13 Reasons Why Review

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(Minor spoilers. Read at your own risk.)

Recently, a  new binge-inducing TV series has debuted on Netflix: 13 Reasons Why. My husband and I spent a few days watching it in our spare time, getting an episode or two in when we could.

There are enormous things I like about the series- the freshness of delivering the story through cassette tapes was great, and that soundtrack is probably the best of any TV show I’ve ever watched.

The acting is believable for the most part, the characters coming to life and being painted in a dynamic light. We’re offered a few decent backstories, especially for people who aren’t the true “main”  characters. It’s easy to form emotional attachments to the characters, and I had a few that I liked.

And you’re defnitely there with Hannah, all the way through.

The writers understood the complexities and dynamics of interpersonal relationships; the problems of one set of people would bleed into the problems of others in a way that didn’t come across as forced.

More importantly, that overall message concerning bullying, suicide, and the connection between the two is something that can’t be overstated in this day and age. As a survivor of bullying myself, I felt like I would have a connection with this series.

But I didn’t.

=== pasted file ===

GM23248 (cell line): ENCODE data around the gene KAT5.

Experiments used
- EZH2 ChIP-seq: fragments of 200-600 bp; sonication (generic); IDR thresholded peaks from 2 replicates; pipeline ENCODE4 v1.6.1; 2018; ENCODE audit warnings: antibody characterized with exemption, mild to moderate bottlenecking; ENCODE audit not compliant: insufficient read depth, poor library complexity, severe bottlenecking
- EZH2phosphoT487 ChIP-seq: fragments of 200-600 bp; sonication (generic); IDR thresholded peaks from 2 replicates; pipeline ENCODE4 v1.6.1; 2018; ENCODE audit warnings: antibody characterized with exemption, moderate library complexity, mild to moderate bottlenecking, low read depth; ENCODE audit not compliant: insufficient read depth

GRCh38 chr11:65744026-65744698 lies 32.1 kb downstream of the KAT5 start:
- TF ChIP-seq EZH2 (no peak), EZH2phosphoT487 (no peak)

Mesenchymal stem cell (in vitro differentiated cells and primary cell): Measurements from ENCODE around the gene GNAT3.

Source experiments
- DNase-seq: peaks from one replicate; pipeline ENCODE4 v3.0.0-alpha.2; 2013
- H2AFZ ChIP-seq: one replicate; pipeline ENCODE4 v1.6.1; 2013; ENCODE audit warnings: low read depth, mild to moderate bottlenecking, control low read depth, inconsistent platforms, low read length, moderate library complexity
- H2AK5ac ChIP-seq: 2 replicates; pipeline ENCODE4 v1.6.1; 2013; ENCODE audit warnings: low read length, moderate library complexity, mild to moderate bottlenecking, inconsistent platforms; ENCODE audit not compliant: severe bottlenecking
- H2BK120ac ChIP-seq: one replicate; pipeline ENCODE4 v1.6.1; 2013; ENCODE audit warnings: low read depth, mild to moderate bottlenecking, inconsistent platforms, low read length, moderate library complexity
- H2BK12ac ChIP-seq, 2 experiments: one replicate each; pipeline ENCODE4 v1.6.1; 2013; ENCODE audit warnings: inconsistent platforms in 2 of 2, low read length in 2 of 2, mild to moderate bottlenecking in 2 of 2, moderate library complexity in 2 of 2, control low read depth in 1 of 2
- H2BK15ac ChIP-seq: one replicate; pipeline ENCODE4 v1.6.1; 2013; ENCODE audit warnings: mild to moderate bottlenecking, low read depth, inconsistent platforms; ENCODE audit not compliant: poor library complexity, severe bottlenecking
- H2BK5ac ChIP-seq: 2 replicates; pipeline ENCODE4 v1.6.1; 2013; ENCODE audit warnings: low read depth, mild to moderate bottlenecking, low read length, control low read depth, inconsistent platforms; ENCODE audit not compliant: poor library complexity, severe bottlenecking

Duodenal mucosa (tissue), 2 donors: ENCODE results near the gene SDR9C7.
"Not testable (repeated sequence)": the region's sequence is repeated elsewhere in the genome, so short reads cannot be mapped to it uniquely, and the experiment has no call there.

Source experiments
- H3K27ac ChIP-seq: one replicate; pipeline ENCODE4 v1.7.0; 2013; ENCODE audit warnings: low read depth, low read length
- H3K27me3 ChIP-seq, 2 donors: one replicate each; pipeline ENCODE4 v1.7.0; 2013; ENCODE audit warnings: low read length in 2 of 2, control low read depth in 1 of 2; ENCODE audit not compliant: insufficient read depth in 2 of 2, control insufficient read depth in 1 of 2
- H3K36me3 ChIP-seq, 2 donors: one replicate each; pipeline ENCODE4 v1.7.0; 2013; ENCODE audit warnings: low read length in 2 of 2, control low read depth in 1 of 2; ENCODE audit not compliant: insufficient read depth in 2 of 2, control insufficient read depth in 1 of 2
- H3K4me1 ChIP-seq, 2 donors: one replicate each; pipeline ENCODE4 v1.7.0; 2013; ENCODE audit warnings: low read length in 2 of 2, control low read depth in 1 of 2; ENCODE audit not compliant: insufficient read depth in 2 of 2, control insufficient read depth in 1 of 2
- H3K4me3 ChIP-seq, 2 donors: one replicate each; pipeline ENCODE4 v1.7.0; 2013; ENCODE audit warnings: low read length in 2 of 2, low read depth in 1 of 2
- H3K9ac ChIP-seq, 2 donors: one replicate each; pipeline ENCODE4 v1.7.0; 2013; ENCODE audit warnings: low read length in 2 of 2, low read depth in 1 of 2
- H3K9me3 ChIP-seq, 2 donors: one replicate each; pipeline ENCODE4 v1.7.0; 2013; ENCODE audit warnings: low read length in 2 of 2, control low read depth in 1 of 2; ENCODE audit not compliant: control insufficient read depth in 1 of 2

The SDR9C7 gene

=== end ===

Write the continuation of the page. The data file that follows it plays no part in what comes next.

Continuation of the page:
The series is too long. 13 half-hour episodes would’ve been more appropriate than 13 hour-long episodes. Several episodes seemed to drag on, and the justification that appeared in the series is that our protagonist (Clay) was so emotionally traumatized that he couldn’t make it through the tapes in one long listening session.

I didn’t find that realistic or believable at all.

The most unbelievable character is Tony. He doesn’t seem like a teenager or someone who should be in high school, and people across the internet have aptly dubbed him “Plot Device Tony.” His accent is wrong, his speech patterns are wrong, his random appearances are wrong for him to be a teenager. I’m also not sure he was set in the correct era as he seems more like someone you would find in a 1950s.

Then comes the diversity issue. While I’m glad the series added more characters of different backgrounds, they all end up kind of being in the circle of the bad guys or as side characters- the same problem that we see in Riverdale.

Worth of note is that Ross Butler, who plays the asshole jock Zach Dempsey in 13 Reasons Why, also plays the asshole jock Reggie Mantle in Riverdale.

The next issue is the main antagonist doesn’t have a backstory that forces us to consider showing him empathy. He’s just an asshole jock among asshole jocks. He’s easy to hate.

Contrast that with the character Courtney, her story, and why she does what she does- her actions are compelling. They don’t justify her, but we can understand her.

And then there was the lack of any twist or real crescendo. The series fizzles out. We don’t have a real resolution, only Clay finishing listening to the tapes. No justice is seen, no closure is reached. I was really, really waiting for some major plot twist to appear and completely throw the series and make me fawn over the true brilliance so that I could recommend the show to anyone and everyone who would listen, but I was not granted that.

And then there was the lie. The lie my husband and I both picked up on, the lie that was nothing but characters saying and doing things that contributed to the lie. And I can’t forgive the series for that.

Will there be a season 2? It’s wide open for that. But I won’t be watching 13 More Reasons Why.

Steve

 

 

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